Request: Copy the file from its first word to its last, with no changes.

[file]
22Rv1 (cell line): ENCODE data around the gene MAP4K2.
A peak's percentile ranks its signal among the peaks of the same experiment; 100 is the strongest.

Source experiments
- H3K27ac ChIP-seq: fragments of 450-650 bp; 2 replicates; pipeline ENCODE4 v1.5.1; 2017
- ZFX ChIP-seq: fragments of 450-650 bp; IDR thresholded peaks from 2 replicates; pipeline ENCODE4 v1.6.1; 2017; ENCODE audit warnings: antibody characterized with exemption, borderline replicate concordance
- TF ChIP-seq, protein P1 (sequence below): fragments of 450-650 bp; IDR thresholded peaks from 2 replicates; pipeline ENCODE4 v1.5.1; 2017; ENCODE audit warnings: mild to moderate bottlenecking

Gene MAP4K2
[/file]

22Rv1 (cell line): ENCODE data around the gene MAP4K2.
A peak's percentile ranks its signal among the peaks of the same experiment; 100 is the strongest.

Source experiments
- H3K27ac ChIP-seq: fragments of 450-650 bp; 2 replicates; pipeline ENCODE4 v1.5.1; 2017
- ZFX ChIP-seq: fragments of 450-650 bp; IDR thresholded peaks from 2 replicates; pipeline ENCODE4 v1.6.1; 2017; ENCODE audit warnings: antibody characterized with exemption, borderline replicate concordance
- TF ChIP-seq, protein P1 (sequence below): fragments of 450-650 bp; IDR thresholded peaks from 2 replicates; pipeline ENCODE4 v1.5.1; 2017; ENCODE audit warnings: mild to moderate bottlenecking

Gene MAP4K2